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Could the SAVE Plan Survive a Trump Presidency?

If President Trump wins the 2024 election, will he seek to repeal the Saving on a Valuable Education (SAVE) repayment plan? Right now, it seems more likely than not that he would. 

We’ll discuss how a SAVE plan repeal would happen if Trump wins and what options borrowers might have for their student loan debt as a result.

Why President Trump would oppose SAVE

At first glance, President Trump’s first term saw almost no movement on student loan policy besides pausing federal student loan payments and interest at the beginning of the pandemic. Given that he expressed very little interest in student loan policy, why would it be a foregone conclusion that Trump would oppose the SAVE plan in a second term?

The best evidence is the strong Republican opposition to SAVE at the state level.

Multiple Attorneys General from Republican-led states have filed lawsuits against President Joe Biden’s SAVE plan. In total, 18 states have joined some version of these lawsuits.

Clearly, stopping the SAVE plan is an animating policy issue among Republican officials. 

While President Trump was unmotivated to launch a new income-driven repayment (IDR) plan during his term, stopping an existing IDR plan would be easier to accomplish.

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How Trump would repeal the SAVE plan

Ending the SAVE plan would likely require a negotiated rulemaking session. The President Biden Administration took a similar approach in implementing the SAVE plan in the first place. 

Negotiating rulemaking is a fancy word for a formal committee representing key stakeholders affected by a policy change. If the committee approves the proposed regulatory changes Department of Education suggests, the regulations go into effect. If the committee can’t come to a consensus, the Department of Education can do whatever it wants.

The most obvious path to repealing the SAVE plan would be to replace it with the IDR plan specified in the College Cost Reduction Act.

What would replace SAVE?

That IDR plan, which we might call the GOP IDR plan, is quite similar to the Revised Pay As You Earn (REPAYE) plan, except there’s a component that matches a borrower’s monthly payments made on interest to the principal.

This plan is significantly less generous for low-income earners, but it’s more generous than the REPAYE plan.

It’s possible that a Trump-led Department of Education would simply reintroduce the REPAYE plan instead, but replacing it with something designed by Republicans seems more likely.

Could SAVE be protected in a legislative compromise?

It’s probably true that Republicans care more about other issues like tax policy than education policy. Hence, if Democrats control Congress — either the House or the Senate — with the Trump tax cuts expiring in 2026, Republicans could be willing to trade something like not repealing SAVE for concessions on extending part of the Trump tax cuts.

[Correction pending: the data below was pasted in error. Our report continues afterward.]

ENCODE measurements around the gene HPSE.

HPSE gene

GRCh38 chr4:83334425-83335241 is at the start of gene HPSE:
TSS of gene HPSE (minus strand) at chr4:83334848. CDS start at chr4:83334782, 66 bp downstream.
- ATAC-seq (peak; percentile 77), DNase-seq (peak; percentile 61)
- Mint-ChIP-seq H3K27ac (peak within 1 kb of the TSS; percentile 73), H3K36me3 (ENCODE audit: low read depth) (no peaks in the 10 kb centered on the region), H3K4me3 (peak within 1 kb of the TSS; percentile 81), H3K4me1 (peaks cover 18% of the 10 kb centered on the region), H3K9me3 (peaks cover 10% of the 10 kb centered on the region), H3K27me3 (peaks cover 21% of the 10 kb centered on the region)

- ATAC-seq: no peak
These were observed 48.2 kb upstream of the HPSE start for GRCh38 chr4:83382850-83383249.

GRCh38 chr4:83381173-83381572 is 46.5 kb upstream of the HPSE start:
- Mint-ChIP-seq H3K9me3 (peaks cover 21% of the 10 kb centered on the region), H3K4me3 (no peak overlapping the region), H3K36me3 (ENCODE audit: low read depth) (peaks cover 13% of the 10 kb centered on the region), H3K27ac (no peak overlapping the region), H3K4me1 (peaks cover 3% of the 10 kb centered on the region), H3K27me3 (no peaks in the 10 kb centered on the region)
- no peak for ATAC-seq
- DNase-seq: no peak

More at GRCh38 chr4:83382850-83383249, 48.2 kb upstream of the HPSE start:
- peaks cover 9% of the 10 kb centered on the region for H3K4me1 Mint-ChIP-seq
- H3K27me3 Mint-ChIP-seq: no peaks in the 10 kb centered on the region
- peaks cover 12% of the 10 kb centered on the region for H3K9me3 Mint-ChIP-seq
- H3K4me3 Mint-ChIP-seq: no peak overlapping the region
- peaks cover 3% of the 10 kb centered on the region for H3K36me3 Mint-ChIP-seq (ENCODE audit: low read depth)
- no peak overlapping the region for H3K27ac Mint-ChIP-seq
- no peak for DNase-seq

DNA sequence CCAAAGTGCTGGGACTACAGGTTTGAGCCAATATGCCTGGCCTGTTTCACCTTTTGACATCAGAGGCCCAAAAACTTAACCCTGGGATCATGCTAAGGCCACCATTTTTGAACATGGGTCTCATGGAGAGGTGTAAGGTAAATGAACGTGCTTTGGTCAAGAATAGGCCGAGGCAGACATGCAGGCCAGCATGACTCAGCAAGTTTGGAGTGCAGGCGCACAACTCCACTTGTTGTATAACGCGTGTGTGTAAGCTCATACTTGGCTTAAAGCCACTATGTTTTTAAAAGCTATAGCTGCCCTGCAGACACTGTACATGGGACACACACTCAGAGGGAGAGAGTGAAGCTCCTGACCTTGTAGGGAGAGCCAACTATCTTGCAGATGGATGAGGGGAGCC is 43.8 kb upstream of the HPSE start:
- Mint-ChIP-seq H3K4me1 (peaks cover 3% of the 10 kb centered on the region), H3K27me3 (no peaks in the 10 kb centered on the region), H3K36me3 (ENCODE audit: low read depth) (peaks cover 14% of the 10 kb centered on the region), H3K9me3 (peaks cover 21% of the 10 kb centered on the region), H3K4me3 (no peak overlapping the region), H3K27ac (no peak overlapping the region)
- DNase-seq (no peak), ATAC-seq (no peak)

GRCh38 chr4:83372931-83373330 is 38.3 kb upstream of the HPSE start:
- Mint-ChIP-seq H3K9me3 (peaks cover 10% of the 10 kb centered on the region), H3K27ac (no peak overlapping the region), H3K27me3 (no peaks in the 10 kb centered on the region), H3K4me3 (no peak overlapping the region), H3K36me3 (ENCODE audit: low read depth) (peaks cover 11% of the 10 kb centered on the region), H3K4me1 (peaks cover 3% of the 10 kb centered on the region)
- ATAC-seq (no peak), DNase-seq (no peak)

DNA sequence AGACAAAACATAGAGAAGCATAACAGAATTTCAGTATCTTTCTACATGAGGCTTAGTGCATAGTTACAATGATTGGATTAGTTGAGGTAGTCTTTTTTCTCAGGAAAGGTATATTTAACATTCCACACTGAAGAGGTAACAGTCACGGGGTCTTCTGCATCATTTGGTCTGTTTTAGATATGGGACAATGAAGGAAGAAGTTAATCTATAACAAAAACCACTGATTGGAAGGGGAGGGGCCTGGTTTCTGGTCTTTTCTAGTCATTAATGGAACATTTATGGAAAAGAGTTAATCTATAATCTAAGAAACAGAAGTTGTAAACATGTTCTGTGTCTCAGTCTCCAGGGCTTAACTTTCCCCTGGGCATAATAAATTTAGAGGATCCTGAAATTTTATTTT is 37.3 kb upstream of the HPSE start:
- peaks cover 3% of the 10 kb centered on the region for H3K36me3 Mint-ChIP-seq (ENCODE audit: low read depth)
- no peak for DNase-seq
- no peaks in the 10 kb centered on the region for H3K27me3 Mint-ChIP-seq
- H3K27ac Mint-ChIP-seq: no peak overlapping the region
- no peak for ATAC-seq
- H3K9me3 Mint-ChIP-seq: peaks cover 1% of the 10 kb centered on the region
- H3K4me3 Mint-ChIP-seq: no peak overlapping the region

Additionally, tax-free forgiveness, which was implemented under the 2021 American Rescue Plan, expires in January 2026. Significant horse-trading over education policy could make the future of SAVE somewhat hard to predict.

Why repealing SAVE would be very easy

Ultimately, the White House can convene a negotiated rulemaking session for any reason, and that committee has extremely wide latitude over regulations on IDR, particularly under the Income Contingent Repayment (ICR) statute.

President Obama used that ICR statute to create the Pay As You Earn (PAYE) and REPAYE programs.

So, when asking the question, “Would President Trump repeal SAVE?” you might simply consider how easy or difficult that policy action would be.

Since it merely requires a regulatory committee convening, it’s very likely that SAVE would be repealed.

How fast could SAVE be repealed?

Hypothetically, if Donald Trump wins in 2024, the negotiated rulemaking committee can’t meet until he is sworn in in early 2025.

For new rules to take effect in July 2026, they’d need to be published by November 2025. However, rulemaking committees require public notice and comment, so it’s possible that the committee could convene at least until 2026. That would mean SAVE couldn’t be repealed until July 2027.

Any change would not happen overnight. And if a Democrat wins in 2028, then a president could use negotiated rulemaking to make an even more generous plan than SAVE.

What can borrowers do to prepare for SAVE getting repealed 

Generally speaking, a student loan borrower who needs to go for forgiveness on SAVE would still need to go for a student loan forgiveness plan on whatever version of IDR a future President creates.

There are exceptions, but that rule applies to the majority of borrowers.

It’s important to know what’s written into law and cannot be reversed without 60 votes in the Senate.

Specifically, the Income-Based Repayment (IBR) statute defines “Old IBR” as 15% of a borrower’s income for 25 years of payments and New IBR as 10% of income for 20 years. “New IBR” is only available to borrowers who took out a loan for the first time after July 2014.

So, it might be helpful to understand your worst-case scenario as a borrower. If that scenario still involves going for debt forgiveness, then you’re in good shape.

If you want to chat about a customized plan in case of SAVE plan repeal, you can book a time with our team of experts.

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